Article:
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Greed, justice and deception

19 December 2012 By Edward Hadas

Greed contributes to all the economic and financial woes of prosperous societies. The United States and other rich countries produce much more than is needed to support all of their people in comfort, so if desires were all truly modest, there would be few problems. Greed encourages people to decide that their own share is too small. Greed influences the popular desire for GDP growth (more, faster), financial gains (higher house prices as a human right) and total economic security (guaranteed pension, come what may). Voters’ greed encourages governments to spend more and tax less.

During the boom years, politicians and economists consistently underestimated greed’s disruptive power. While few endorsed the extremist view that greed is actually good, even fewer acted as if it were dangerous. The rhetoric changed during the crisis. It has become fashionable to add “greedy” to the description of any unpopular group – bankers, highly paid executives, rich people in general, welfare cheats.

In theory, the entry of greed into the public discourse ought to be helpful. If those subject to immoderate desire could be identified with certainty, then society might take up arms against them. While we might never win the battle, we could at least hope to shame and restrain the malefactors.

As a political agenda-item, though, “the fight against greed” has a big problem; greed is much easier to identify in other people than in ourselves. The current debate on raising U.S. taxes on the very rich is typical. Few people have any doubt over who is being greedy about the tax system: it’s someone else. Yes, there is the odd Warren Buffett, a multi-billionaire who thinks he is under-taxed. However, the tiny platoon of the self-accusing is up against two large armies of the self-justifying. The privileged force, small but powerful, is certain that the government is already getting at least a fair share of their incomes. The poor, the middle class and the old, who make up the much larger tax-them-more brigades, fight among themselves, but they are all certain that their motivation is justice, not greed.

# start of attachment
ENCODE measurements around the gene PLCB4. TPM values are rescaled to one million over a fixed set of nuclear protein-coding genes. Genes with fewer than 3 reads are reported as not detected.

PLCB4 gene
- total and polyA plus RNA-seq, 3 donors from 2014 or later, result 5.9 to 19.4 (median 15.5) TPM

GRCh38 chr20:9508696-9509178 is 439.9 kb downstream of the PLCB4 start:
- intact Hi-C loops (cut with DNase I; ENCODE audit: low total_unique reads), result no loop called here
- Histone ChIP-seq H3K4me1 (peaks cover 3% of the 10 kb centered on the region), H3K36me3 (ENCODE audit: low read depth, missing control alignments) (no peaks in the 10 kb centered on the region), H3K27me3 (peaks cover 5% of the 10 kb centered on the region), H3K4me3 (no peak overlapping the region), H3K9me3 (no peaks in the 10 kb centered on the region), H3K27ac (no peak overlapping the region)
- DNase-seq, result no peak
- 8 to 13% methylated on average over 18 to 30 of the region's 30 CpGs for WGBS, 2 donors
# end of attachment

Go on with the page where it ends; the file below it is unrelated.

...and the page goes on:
The problem is profound, and not merely economic. In all domains, greed can be crude – think of a toddler reaching for a sibling’s toy or slice of cake – but it often masquerades as a virtuous desire for deal that is “only fair”.

Lest I be accused of hypocrisy in this matter, I will accuse myself first of all. For example, a few months ago I decided that Reuters.com had not given my weekly column its fair share of attention. I sent off an indignant missive, explaining that I did not want special treatment, only what justice demanded. In reply, my editor said that he received many similar complaints from writers, but was still waiting for one about having too much display on the website. Had I thought to protest the injustice to my peers when I thought they were short-changed? The answer: of course not. I would not have noticed that imbalance, because my supposed sense of justice was essentially selfish. It was greed, in this case for attention, dressed up as righteousness.

I am not alone, of course. Greed distorts everyone’s perceptions and judgements. The rich are particularly easy targets in a society which is theoretically committed to equality. Consider how bankers responded to their boom-time bonuses – almost all measured in the hundreds of thousands of dollars. On most trading floors the mood on announcement-day was funereal. To a man (there were few women traders), they were persuaded that their rewards were unjustly low. Only members of their charmed circle could possibly see anything other than greed at work.

However, the temptation to feel hard done by is not limited to the rich; it is universal. The welfare state with its entitlements culture has helped propagate disguised greed among the poor; the inflation of house prices did the same for the middle classes. If bankers were greedy when they lent excessively to homeowner-speculators, the borrowers were at least as greedy when they signed on for loans they could not afford to repay. The rapid increase of medical costs, for rich and poor alike, is best explained by disguised entitlements-greed in a domain where justice can easily be invoked to demand the prolongation of life at any cost.

Greed’s subtlety explains why its entry into the post-crisis rhetoric has not actually clarified the debate. It is universally assumed that greed only affects other people, so the concept is used solely to insult opponents. It could be a helpful tool for reaching a common understanding of the failings of our characters, customs and institutions. After all, individuals who examine themselves carefully usually uncover hidden depths of greed, and this self-criticism can reduce their susceptibility. An open and humble debate could do the same for our prosperous society.


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